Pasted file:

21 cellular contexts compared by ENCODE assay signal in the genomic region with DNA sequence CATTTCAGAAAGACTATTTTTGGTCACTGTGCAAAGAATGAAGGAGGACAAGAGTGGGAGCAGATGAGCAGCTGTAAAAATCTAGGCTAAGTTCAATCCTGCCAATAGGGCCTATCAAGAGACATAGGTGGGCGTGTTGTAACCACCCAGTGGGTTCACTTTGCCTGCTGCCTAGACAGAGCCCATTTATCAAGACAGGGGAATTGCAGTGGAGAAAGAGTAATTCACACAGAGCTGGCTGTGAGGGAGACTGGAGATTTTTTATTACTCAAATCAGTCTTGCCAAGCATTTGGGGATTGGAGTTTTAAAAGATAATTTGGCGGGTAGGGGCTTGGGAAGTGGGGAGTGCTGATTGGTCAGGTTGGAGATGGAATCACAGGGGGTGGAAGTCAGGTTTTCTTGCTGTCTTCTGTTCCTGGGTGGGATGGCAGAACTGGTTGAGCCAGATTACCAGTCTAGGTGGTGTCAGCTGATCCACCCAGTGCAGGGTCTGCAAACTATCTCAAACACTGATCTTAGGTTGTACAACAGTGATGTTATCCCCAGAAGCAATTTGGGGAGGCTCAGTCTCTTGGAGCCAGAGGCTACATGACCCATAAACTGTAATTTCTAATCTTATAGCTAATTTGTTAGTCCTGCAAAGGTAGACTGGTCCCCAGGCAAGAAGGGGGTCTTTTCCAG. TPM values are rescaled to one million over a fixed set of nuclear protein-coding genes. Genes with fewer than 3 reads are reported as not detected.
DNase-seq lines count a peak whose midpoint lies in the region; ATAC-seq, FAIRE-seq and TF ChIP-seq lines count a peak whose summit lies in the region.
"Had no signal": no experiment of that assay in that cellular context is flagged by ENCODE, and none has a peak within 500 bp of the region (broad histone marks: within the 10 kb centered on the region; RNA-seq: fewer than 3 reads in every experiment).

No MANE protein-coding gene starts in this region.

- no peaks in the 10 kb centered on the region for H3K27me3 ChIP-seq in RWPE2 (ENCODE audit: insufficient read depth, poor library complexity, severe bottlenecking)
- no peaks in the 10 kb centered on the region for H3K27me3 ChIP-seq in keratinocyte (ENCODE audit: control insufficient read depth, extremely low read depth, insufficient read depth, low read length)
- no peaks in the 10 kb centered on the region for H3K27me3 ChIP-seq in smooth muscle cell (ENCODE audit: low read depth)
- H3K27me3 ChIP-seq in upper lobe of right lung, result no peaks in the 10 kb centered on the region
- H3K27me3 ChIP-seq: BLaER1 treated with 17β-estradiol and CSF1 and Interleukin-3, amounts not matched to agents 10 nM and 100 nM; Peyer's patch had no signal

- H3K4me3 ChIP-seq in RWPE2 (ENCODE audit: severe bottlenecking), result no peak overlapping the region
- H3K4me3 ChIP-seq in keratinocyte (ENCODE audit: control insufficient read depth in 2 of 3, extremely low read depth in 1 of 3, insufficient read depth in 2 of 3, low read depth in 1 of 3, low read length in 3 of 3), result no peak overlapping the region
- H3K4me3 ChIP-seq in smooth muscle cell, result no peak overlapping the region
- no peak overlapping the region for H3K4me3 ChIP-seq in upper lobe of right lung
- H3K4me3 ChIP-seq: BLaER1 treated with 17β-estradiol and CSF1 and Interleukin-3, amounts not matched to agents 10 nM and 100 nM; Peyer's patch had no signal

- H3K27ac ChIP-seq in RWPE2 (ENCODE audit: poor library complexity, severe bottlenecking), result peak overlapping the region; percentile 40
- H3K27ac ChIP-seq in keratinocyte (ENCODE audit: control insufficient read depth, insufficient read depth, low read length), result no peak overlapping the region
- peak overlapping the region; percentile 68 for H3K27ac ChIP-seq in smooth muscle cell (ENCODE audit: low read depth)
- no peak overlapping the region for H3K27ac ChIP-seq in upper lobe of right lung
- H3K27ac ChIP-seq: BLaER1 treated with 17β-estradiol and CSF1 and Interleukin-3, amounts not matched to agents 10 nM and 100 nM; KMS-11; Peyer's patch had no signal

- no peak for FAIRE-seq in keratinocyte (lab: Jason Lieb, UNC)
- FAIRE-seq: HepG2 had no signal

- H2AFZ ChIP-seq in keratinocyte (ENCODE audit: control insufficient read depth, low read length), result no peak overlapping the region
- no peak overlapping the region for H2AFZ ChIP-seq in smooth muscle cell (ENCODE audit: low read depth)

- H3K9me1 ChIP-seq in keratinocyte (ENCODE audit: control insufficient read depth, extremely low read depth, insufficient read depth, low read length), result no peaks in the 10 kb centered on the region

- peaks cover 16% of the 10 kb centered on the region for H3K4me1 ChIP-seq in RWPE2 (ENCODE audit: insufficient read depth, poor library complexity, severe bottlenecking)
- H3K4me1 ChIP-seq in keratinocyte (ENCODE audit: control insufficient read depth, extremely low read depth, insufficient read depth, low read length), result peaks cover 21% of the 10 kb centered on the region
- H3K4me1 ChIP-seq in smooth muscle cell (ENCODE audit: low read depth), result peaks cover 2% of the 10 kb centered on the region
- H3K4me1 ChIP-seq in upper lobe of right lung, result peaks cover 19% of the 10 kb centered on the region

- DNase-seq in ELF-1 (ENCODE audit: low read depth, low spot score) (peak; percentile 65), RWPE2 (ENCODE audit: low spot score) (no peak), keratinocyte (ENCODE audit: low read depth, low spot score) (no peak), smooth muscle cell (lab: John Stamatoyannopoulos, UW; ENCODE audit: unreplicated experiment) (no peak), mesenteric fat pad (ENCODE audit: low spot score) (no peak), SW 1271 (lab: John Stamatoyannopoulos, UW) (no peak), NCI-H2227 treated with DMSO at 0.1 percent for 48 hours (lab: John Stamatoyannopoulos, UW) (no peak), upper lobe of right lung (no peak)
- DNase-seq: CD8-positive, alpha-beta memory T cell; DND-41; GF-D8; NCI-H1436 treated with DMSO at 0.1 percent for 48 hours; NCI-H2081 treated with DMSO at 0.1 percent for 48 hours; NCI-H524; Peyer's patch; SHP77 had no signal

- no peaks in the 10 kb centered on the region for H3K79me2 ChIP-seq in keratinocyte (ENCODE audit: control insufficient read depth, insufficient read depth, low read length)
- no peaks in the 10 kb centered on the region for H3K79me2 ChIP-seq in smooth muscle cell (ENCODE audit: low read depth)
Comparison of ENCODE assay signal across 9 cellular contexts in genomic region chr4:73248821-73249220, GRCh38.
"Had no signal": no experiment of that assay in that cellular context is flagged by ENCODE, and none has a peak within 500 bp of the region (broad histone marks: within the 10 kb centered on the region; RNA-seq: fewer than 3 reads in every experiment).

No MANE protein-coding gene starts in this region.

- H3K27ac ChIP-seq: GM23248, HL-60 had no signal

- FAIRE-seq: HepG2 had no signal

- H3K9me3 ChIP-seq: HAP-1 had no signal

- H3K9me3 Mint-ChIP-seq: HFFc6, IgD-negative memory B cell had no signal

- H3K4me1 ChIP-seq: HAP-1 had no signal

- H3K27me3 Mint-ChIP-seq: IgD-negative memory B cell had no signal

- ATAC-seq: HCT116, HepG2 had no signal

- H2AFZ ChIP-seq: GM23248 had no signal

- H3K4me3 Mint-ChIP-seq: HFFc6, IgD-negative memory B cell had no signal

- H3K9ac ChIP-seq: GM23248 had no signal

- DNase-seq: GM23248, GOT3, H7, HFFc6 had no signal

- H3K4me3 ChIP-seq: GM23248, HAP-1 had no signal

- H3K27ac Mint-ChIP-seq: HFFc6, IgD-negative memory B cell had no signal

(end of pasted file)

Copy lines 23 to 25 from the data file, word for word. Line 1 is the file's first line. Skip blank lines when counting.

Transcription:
- no peak overlapping the region for H2AFZ ChIP-seq in smooth muscle cell (ENCODE audit: low read depth)

- H3K9me1 ChIP-seq in keratinocyte (ENCODE audit: control insufficient read depth, extremely low read depth, insufficient read depth, low read length), result no peaks in the 10 kb centered on the region

- peaks cover 16% of the 10 kb centered on the region for H3K4me1 ChIP-seq in RWPE2 (ENCODE audit: insufficient read depth, poor library complexity, severe bottlenecking)